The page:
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September 2014

Money, Our Debt-Free Story

Our Debt-Free Story: Part 2 – Our Secret Weapon

September 1, 2014

This is Part 2 of a 3-part series. Be sure to read about Our “We’ve Had It!” Moment.

Welcome back!

At the end of our Debt-Free Story Part One, we left you hanging with us having our “I’VE HAD IT!” moment.

We were officially sick and tired of being sick and tired. We didn’t want to see hundreds of dollars being shipped off to Sallie Mae on a monthly basis. We were inspired to kick her to the curb using Dave Ramsey’s baby steps.

There we were, fuming with excitement, so what did we do next?

The budget.

We had our very first “Teixeira Budget Committee Meeting” on December 30th, 2011 to plan our January budget.It was quite simple back then. We grabbed a pencil, paper, and some envelopes for cash. (vital to all beginner budgeters…since when cash is gone it’s gone and it’s a built it “stop” to spending)

Looking back, it was actually hilarious since we fumbled our way through varying categories and were bad at estimating the cost of things. I think we budgeted $50 for groceries for the month. Yea…that needed adjusting! 🙂

Despite being bad at budgeting from the first go, we had tremendous amounts of zeal and passion for it. We were finally a team. We were on the same page. Nothing could stop us from getting that very first baby step done – $1,000 in a mini emergency fund.

We found a way to shuffle the budget around to compensate for our under-funding certain categories and over-funding others and by the end of January we had baby step one completed! We were on track to paying off our student loans within one year’s time.

We then turned our gaze towards that pile of debt. As the months crept by, we not only got better at creating a budget but also sticking to the budget! We found that the more realistic we were about our budget and stuck mostly with cash, we were having great success not over-spending or feeling guilty for the spending we did do. By cutting discretionary spending, it allowed us to begin throwing more lumps of mula towards our loans.

We cut our lifestyle. HARD. We wanted to literally live like no one else…so later we could give and live like no one else.

Here’s what I mean by cutting our lifestyle based on a typical monthly budget back then:

  • Blow money: $0
  • Entertainment: $5 (a couple red box dvd’s)
  • Restaurants: $0
  • Vacation: $0
  • Groceries $120
  • Gas: $50
  • Clothing: $0
  • Date Night: $5 (an ice cream cone to share)
  • Birthday gifts: $0
  • Vacation: $0

Obviously we had some fixed expenses like rent and healthcare but every category relating to our lifestyle was bare bones. It actually was barely enough. Sometimes we rode bikes to work when we were almost out of gas money. Or we would make pb&j sandwiches for days on end with baby carrots and celery on the side when we wanted to stretch the grocery funds. Or instead of buying a new mattress, we slept on a (clean!!) donated mattress from someone’s old RV.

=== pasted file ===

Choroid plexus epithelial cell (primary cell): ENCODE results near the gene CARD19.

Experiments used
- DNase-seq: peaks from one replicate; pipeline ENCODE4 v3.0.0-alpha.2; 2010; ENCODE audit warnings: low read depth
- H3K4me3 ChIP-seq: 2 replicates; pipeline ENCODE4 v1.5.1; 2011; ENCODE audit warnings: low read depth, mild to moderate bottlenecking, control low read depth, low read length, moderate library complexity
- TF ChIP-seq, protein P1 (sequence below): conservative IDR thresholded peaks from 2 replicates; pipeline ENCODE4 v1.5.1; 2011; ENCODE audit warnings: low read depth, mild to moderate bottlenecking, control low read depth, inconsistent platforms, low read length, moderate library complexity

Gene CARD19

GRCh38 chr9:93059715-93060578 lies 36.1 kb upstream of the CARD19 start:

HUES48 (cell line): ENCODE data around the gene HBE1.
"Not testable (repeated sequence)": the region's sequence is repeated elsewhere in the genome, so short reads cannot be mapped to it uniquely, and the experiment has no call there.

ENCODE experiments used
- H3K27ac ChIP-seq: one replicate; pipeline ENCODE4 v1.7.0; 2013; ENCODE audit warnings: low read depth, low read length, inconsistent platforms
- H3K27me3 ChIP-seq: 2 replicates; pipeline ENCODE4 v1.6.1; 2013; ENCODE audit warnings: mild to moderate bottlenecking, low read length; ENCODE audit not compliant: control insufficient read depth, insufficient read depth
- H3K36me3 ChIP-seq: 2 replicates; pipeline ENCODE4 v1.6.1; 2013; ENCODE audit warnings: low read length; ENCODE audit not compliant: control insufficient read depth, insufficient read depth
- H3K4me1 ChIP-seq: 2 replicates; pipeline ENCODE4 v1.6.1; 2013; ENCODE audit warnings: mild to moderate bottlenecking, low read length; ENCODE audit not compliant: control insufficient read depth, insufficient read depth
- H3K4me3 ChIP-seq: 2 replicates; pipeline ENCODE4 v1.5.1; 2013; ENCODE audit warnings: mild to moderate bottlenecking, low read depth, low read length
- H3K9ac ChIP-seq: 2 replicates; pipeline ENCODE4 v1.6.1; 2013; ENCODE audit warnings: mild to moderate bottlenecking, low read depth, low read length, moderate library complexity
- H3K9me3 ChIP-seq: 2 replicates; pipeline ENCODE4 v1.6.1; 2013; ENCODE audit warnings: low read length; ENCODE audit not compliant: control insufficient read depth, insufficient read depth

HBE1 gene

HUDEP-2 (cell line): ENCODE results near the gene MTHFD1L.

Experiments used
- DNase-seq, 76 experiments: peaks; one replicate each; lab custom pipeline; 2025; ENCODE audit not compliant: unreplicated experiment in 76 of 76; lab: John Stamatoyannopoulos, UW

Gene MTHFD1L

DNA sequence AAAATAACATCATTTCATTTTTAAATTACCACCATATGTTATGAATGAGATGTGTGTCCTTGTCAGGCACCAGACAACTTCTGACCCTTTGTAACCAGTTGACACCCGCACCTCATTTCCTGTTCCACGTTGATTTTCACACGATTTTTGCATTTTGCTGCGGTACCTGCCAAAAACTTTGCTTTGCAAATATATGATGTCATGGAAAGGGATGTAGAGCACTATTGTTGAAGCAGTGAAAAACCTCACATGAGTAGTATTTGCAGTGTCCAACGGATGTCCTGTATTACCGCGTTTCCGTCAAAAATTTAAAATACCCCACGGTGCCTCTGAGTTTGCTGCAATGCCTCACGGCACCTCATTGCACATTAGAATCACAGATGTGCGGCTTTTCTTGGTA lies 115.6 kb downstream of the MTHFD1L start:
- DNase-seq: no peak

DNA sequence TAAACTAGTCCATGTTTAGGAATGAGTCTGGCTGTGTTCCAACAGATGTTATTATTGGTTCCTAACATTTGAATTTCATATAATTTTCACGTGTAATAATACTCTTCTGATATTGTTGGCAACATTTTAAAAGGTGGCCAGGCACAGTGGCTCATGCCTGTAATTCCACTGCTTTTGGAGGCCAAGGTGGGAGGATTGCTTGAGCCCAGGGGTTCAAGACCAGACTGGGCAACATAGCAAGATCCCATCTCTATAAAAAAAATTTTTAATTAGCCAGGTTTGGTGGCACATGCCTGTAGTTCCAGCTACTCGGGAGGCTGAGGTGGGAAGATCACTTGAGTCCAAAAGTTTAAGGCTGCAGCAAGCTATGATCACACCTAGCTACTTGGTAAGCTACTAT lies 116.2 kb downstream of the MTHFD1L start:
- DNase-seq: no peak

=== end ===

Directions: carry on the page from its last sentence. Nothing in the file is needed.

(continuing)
Did we need to do this?

No.

We were squeezing thousands of dollars from our budget every month. We could have decided to be a little softer on ourselves. Seen more movies. Gone out to eat. Taken a road trip. Bought whatever we wanted at the grocery store.

But at what cost? Months and possibly years longer to get out of debt. 

We wanted it done NOW. Our desire to become debt free was so intense we literally were willing to sacrifice everything but necessities to meet that goal. We would rather suffer a short but intense time of delaying gratification than several years of lukewarm spending/paying debt.

In March, we got tax refund and combined it to the funds we’d scraped up our of that month’s budget for an extra large payment towards the student loans. That is when we started to really feel momentum pulling us. Dave calls it the “debt snowball” since it starts small and over time gets larger and larger with more momentum.

We were officially weird and gazelle-intense. Friends and family thought we were taking things just a little too far….and that is exactly where we wanted to be! 🙂

The debt started falling rapidly and with every dollar thrown at it, our confidence and excitement grew. We quickly went from first-time fumbling budgeters to budget pros with a goal no one could stop us from reaching!

Stay tuned for next time as we talk about how we were able to beat our initial goal of a one-year debt payoff by nearly five months! And jump over to win a FREE Financial Peace University class membership!